CVD-Grown Synthetic Diamonds, Part 2: Properties
June 19, 2013
The physical properties of CVD synthetic diamond fall well within the range for natural diamonds in terms of hardness, thermal conductivity, strength, and so forth. Therefore, CVD synthetics are as hard and durable as natural diamond and display the same brilliance and fire when cut as a gemstone. The optical properties can be varied over a wide range through the controlled introduction of impurities. For example, crystals can be made colorless to near-colorless by controlling the residual nitrogen level of the gas in the growth chamber. Blue diamonds can be created by adding boron to the gas, while pink, yellow, or other variations can be achieved using mixtures of gases, including high nitrogen concentrations. One particular advantage of CVD diamond production is that all crystals in a growth batch have the same color and clarity, making them easier to grade and match. And the color can be accurately repeated over an endless number of growth runs, ensuring reproducible color, clarity, and size, and an ongoing supply of high-quality synthetic diamonds for the gem industry. In addition, the ability to control size and purity will expand the uses of synthetic diamond beyond what is possible with natural diamonds, into new areas in optics, medical devices, electronics, and applications yet to be identified.
Colorless and near-colorless CVD synthetic diamonds are usually type IIa, while only 2% of natural gem diamonds are type IIa. Type IIa diamonds are characterized by high purity (low nitrogen) and transparency in specific parts of the ultraviolet and infrared optical spectrum. Numerous UV detection instruments on the market can provide the first indication of a possible CVD synthetic. Obviously, additional tests would then be required to confirm whether the sample is CVD-grown or natural. If the gem is not IIa, it is most certainly natural. There will be additional discussion about non-IIa synthetic diamonds and the properties of blue, pink, yellow, and other colors in a future article.
A common question in the diamond trade and among consumers is whether CVD synthetics will eventually be manufactured so inexpensively that the value of natural diamonds endangered. The answer to that question is no. While CVD growth will become more efficient due to scale and manufacturing experience, several factors will only become more expensive with time and inflation. First, the cost of cutting and polishing CVD products is essentially the same as for natural diamond, and highly skilled artisans will still be needed to create beautiful goods. A second factor is that the electricity required to produce one carat of diamond does not scale significantly with the number of seeds or chamber size. Electricity is a major cost, one that is expected to continue rising in the future, and there is little room for cost reduction here. A third cost is that of producing seeds. This is a significant overhead, and it is unlikely that an inexpensive alternative for a diamond seed will ever be found.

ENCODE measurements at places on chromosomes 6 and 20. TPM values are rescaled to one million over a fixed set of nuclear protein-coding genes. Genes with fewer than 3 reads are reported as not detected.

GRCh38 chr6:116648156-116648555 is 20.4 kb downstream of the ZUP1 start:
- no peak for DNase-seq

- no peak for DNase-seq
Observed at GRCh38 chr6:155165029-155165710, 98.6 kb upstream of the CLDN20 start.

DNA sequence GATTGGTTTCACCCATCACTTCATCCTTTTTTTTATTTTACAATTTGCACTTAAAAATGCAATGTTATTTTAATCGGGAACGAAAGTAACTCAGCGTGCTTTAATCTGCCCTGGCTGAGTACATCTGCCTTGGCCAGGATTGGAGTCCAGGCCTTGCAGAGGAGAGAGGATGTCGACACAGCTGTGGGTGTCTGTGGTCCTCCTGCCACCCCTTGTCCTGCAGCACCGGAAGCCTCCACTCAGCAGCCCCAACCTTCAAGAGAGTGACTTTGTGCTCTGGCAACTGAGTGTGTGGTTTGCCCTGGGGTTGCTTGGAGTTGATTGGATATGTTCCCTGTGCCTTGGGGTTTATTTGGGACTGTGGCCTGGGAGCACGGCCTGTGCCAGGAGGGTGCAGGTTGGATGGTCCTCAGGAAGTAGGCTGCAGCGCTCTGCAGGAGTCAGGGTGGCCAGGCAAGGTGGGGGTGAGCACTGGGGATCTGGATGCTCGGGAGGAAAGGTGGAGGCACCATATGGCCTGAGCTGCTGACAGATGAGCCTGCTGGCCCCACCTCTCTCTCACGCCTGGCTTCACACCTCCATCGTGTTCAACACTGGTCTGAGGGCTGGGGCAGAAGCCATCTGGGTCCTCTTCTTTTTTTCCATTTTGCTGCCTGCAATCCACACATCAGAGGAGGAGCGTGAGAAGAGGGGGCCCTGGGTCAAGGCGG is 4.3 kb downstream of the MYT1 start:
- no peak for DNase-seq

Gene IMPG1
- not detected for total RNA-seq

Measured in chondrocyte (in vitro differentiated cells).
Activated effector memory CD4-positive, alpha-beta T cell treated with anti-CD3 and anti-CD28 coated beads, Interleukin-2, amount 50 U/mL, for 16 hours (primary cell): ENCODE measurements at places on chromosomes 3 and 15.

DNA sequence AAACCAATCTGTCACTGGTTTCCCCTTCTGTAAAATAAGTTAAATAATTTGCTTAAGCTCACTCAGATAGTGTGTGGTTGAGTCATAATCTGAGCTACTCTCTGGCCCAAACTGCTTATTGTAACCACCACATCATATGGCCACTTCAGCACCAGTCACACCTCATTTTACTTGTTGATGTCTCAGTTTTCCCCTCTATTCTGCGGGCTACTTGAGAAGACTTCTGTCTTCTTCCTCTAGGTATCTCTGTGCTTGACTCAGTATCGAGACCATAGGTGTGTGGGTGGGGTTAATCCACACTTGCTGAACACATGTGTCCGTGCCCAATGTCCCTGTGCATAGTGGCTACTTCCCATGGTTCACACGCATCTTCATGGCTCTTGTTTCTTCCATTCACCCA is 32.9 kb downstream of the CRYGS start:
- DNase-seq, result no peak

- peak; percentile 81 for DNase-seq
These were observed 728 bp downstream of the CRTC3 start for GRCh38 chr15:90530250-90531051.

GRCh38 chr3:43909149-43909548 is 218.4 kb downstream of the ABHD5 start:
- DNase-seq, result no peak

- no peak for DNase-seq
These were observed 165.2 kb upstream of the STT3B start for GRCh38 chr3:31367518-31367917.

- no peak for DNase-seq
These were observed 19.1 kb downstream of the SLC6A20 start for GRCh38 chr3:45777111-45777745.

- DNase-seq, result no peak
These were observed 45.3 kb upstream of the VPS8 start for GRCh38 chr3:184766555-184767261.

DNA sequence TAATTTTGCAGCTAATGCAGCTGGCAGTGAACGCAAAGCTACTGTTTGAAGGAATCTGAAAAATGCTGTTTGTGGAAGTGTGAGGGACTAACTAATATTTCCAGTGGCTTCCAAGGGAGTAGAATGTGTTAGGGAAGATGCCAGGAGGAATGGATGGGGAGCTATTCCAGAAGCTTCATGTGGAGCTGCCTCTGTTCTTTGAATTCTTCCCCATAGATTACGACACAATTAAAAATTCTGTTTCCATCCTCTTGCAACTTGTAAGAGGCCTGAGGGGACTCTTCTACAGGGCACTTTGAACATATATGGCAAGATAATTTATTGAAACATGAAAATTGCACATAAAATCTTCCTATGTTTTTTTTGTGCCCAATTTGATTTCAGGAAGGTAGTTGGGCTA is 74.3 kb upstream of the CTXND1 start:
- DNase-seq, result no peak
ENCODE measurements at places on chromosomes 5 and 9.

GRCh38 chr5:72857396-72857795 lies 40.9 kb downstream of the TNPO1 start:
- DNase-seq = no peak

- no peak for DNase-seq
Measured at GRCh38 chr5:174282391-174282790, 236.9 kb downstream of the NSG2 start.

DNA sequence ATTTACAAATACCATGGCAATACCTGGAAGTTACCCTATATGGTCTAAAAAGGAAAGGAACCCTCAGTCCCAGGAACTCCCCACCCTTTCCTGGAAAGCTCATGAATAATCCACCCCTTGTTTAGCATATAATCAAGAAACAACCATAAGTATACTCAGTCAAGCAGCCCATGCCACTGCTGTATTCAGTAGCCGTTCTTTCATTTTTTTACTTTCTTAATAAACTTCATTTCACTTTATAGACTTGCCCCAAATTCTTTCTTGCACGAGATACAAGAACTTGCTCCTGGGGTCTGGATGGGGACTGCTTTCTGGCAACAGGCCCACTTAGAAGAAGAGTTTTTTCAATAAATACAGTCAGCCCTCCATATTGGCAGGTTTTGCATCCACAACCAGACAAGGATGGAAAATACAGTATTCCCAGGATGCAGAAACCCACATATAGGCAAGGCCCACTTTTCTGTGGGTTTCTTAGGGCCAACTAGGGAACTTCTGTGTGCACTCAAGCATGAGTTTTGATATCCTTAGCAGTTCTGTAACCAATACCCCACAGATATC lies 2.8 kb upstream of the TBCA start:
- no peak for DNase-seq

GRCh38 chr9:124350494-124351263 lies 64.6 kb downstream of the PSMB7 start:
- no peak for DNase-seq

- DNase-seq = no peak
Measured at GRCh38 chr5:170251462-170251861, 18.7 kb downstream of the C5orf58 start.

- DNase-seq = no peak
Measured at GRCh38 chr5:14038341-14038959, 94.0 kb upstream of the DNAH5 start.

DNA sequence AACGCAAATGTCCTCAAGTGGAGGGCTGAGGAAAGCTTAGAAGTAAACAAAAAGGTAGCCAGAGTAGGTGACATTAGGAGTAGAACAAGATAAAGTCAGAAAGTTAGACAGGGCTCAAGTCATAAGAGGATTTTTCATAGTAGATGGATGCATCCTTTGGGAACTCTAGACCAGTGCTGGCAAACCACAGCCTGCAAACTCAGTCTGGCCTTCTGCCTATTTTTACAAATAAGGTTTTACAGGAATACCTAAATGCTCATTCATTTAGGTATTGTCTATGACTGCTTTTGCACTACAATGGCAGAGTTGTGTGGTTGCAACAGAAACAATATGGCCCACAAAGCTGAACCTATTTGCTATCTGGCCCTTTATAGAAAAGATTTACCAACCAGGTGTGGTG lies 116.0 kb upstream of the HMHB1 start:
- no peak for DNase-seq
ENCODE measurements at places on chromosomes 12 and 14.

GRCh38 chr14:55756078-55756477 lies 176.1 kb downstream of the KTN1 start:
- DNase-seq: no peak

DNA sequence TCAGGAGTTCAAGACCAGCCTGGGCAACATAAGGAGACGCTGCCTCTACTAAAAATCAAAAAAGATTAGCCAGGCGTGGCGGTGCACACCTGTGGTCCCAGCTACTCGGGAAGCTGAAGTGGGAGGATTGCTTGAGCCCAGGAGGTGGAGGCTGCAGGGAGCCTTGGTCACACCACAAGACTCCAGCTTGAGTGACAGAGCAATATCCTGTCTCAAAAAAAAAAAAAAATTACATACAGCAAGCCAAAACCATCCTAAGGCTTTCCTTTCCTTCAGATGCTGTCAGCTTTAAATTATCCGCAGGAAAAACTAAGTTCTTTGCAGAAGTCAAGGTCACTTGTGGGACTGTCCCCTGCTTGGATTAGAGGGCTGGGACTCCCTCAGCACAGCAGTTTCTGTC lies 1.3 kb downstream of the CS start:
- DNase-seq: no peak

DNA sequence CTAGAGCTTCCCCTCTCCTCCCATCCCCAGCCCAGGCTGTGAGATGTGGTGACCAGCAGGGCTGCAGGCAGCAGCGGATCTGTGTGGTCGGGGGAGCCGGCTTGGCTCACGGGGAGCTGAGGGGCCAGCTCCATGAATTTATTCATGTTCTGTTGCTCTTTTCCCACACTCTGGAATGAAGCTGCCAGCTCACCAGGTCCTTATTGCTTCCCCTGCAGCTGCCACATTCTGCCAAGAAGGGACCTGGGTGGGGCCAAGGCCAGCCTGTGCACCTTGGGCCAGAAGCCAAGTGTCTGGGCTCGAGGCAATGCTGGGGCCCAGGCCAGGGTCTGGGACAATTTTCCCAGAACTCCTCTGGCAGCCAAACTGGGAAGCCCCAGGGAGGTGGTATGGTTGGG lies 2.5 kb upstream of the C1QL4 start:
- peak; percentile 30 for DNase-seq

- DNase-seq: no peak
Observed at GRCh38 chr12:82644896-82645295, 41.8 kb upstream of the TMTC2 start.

A more persistent threat to integrity and pricing in the diamond industry will be the misrepresentation of cubic zirconia and other imitation materials as “synthetic diamond.” While there are adequate tests for these imitations, they are not readily available for purchases made on the web.
CVD synthetics can be grown in a range of colors and sizes, with high clarity. The gemstones produced are as beautiful and durable as natural diamond, and they are expected to fill an important market niche in the near future. It is important to note that GIA has the ability to detect and grade CVD synthetics, which will continue to protect buyers and the integrity of the diamond industry.
In the next installment of this series, we will discuss detection of CVD synthetic diamonds.
Dr. Robert Linares is owner of the consulting firm Integrated Diamond Technologies, LLC. An expert in crystal growth technologies, he was co-founder of Apollo Diamond Inc., which produced some of the first gem-quality CVD synthetic diamonds. Dr. Linares received the Department of the Navy’s 2002 Berman Award for breakthroughs in diamond-based quantum computing research and applications.